Jacob Jones (naval officer)

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Jacob Jones
Jacob Jones.jpg
Commodore Jones
BornMarch 1768
Smyrna, Delaware Colony, British America
DiedAugust 3, 1850 (aged 81–82)
Philadelphia, Pennsylvania, US
Wilmington and Brandywine Cemetery, Wilmington, Delaware, US
AllegianceUnited States
Service/branchUnited States Navy
Years of service1799–1850
Commands held

Commodore Jacob Nicholas Jones (March 1768 – August 3, 1850) was an officer in the United States Navy during the Quasi-War with France, the First Barbary War, the Second Barbary War, and the War of 1812.


Jones' birthplace was on a farm about one mile northwest of the town of Smyrna, Delaware. His father was a farmer of exemplary moral and religious character and his mother was of a family greatly respected. She died when he was an infant. His father soon followed her to the grave and at four years of age he was an orphan. It is not clear how he became a doctor. Educated in medicine and practicing as a doctor, he was later appointed as Clerk of the Delaware Supreme Court. He was married to Anna Matilda Sykes, daughter of James Sykes the 15th Governor of Delaware; she died before he joined the United States Navy.[1]


Jones joined the United States Navy in 1799 at the age of 31, very old for the times, when a midshipman could be as young as 10. Some think he joined the Navy because of grief after the death of his wife. He spent 22 months as an acting midshipman.


During the Quasi-War with France, he served under Commodore John Barry in the frigate United States and was commissioned a lieutenant February 27, 1801. Jones joined the crew of Philadelphia on May 24, 1803, as second lieutenant (2nd mate). On October 31, 1803, he was taken prisoner with the rest of Philadelphia's crew by the Bey of Tripoli and held until liberated in June 1805.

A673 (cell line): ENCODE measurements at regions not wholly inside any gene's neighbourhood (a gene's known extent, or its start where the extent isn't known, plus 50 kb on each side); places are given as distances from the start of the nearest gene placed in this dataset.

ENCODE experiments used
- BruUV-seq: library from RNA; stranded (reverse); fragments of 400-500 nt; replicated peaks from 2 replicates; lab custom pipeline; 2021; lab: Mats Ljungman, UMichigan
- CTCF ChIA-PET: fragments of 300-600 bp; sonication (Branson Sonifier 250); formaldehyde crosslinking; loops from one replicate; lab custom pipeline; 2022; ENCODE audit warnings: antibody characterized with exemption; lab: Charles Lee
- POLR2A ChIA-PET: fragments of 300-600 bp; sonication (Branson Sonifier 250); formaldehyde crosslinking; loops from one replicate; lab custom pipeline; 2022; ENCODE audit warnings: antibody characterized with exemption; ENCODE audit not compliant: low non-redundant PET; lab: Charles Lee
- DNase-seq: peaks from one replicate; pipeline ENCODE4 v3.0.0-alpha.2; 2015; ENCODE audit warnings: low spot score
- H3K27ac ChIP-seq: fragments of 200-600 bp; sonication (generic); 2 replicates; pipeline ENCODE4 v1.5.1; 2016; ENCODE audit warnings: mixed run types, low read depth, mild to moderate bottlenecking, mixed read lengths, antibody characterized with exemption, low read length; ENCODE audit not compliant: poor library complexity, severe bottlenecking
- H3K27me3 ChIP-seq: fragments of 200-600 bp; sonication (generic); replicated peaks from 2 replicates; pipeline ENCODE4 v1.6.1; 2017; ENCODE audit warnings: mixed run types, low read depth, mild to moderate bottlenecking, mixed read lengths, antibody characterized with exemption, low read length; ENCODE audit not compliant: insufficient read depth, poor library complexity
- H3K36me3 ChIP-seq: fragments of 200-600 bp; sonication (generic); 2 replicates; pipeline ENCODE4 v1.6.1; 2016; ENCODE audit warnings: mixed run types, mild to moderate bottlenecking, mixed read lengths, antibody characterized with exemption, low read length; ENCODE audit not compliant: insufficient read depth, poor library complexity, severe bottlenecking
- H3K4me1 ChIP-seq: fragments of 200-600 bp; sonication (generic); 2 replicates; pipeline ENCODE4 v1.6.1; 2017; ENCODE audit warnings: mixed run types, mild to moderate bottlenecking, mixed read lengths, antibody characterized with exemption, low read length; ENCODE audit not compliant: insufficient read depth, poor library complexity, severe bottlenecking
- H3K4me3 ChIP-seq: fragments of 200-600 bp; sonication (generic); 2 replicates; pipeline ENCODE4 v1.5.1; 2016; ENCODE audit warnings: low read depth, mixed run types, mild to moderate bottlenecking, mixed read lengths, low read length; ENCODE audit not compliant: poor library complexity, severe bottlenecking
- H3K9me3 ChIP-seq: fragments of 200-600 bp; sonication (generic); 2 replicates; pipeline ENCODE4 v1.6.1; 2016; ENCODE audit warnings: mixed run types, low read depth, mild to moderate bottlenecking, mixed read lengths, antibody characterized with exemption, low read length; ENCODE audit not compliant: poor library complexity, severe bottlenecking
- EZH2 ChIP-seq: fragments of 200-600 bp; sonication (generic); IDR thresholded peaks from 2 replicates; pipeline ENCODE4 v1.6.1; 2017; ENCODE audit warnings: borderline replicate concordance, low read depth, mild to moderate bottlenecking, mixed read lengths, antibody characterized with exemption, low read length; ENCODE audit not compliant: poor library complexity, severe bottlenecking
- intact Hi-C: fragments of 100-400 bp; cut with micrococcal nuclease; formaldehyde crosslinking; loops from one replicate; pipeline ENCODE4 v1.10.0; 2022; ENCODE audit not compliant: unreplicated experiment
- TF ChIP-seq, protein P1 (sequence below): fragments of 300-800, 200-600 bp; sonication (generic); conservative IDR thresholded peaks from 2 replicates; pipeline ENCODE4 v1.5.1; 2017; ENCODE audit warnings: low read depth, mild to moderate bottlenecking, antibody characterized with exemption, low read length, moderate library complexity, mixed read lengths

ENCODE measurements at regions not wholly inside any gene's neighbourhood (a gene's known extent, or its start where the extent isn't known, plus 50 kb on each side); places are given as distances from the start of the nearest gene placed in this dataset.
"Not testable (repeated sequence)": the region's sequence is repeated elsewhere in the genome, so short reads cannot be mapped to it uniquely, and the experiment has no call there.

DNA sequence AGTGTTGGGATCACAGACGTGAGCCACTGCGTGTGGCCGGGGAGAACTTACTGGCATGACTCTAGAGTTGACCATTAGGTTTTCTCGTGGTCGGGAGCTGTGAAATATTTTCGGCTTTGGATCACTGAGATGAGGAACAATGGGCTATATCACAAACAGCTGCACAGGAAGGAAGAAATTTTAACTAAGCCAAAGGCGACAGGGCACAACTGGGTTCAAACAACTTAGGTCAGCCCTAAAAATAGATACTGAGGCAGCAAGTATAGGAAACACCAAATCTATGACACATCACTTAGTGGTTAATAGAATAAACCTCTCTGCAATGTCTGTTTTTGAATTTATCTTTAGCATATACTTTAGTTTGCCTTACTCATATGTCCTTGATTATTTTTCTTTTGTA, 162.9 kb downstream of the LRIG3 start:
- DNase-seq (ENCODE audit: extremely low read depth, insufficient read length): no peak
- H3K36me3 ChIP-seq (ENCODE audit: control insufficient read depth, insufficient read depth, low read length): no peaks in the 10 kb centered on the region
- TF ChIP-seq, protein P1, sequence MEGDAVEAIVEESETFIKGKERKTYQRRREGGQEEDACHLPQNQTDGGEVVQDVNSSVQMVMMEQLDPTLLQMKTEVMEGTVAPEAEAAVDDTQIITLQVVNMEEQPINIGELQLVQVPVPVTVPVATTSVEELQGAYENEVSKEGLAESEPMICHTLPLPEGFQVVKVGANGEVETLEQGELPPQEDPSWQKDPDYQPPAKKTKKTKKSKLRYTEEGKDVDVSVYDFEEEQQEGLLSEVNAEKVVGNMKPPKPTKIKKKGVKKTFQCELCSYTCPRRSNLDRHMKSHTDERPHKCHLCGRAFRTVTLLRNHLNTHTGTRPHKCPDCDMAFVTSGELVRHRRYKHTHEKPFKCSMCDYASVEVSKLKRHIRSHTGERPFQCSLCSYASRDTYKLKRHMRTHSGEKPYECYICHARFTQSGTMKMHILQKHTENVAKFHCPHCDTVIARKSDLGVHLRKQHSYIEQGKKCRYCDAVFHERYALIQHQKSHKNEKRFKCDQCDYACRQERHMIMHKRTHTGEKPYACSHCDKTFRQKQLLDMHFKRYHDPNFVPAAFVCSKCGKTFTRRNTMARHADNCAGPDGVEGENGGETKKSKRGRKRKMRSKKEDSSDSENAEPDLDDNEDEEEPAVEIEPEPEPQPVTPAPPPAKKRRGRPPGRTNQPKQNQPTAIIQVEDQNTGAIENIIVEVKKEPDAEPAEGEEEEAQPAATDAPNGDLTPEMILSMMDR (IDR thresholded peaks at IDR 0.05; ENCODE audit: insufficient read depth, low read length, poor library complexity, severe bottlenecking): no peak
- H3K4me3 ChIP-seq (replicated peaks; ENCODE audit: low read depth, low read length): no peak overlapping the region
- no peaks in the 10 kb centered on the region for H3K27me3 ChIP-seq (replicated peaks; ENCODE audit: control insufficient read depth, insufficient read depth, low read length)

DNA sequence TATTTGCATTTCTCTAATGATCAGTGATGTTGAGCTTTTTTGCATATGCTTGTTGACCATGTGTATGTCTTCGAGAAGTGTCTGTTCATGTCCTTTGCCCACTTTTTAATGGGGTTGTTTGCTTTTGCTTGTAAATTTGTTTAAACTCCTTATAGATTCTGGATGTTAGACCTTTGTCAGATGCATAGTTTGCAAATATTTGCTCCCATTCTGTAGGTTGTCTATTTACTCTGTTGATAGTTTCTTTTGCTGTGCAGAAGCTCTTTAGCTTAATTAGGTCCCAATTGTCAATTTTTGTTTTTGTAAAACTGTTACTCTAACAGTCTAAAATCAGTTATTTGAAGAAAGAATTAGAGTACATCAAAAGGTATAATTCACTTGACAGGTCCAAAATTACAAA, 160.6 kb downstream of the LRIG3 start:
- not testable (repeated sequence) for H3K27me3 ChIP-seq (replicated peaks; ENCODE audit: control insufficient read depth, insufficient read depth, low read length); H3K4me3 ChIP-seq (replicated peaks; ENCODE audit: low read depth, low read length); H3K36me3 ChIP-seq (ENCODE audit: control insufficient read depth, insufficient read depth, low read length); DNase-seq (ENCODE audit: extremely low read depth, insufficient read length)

Master Commandant[edit]

On April 20, 1810, Jones received promotion to master commandant, and on June 4, he took command of USS Wasp. In October 1812, Jones and Wasp sailed on an Atlantic cruise. On October 13 he captured the British 12-gun brig HMS Dolphin.

Despite storm damage to his ship, he attacked a British convoy on October 18 and, following an intense battle, captured the Royal Navy sloop of war HMS Frolic, in a battle that became quite famous. Both combatants were seriously damaged and he soon fell victim to the powerful ship of the line HMS Poictiers. Still, Jones was widely admired and when he returned to the United States after an exchange of prisoners, he received a gold medal from the United States Congress.


Jones was promoted to the rank of captain in March 1813 and given command of the frigate USS Macedonian. He spent time in Decatur's squadron, which was bottled up at New London during 1814. Later, Captain Jones was sent to the Lake Ontario theater, where he commanded the frigate USS Mohawk during the last year of the war.

During the second and final Barbary War, in 1815, Jones again commanded Macedonian. Service as captain of the frigate USS Guerriere followed in 1816–1818.


Jones was Commodore of the United States' squadrons in the Mediterranean in 1821–1823 and in the Pacific in 1826–1829. He was a Navy Commissioner in Washington, DC, between those tours at sea and held important commands ashore at Baltimore and New York during the 1830s and 1840s. He received his final assignment, as commandant of the Philadelphia Naval Asylum in 1847. Commodore Jacob Jones held that position until his death.

Death and legacy[edit]

Jacob Jones Memorial in Wilmington and Brandywine Cemetery

Jones died on August 3, 1850, and is interred at the Wilmington and Brandywine Cemetery in Wilmington, Delaware.[2]

Three ships, USS Jacob Jones, have been named for him. Jones Island of Washington state is also named for Jones.[3]


  1. ^ Cleaver, Mark M. (1906). The Life, Character, and Public Service of Commodore Jacob Jones. Wilmington, Delaware: The Historical Society Of Delaware. OL 7087183M.
  2. ^ "Jacob Nicholas Jones". www.findagrave.com. Retrieved August 16, 2019.
  3. ^ Majors, Harry M. (1975). Exploring Washington. Van Winkle Publishing Co. p. 14. ISBN 978-0-918664-00-6.
This article incorporates text from the public domain Dictionary of American Naval Fighting Ships. The entries can be found here and here.

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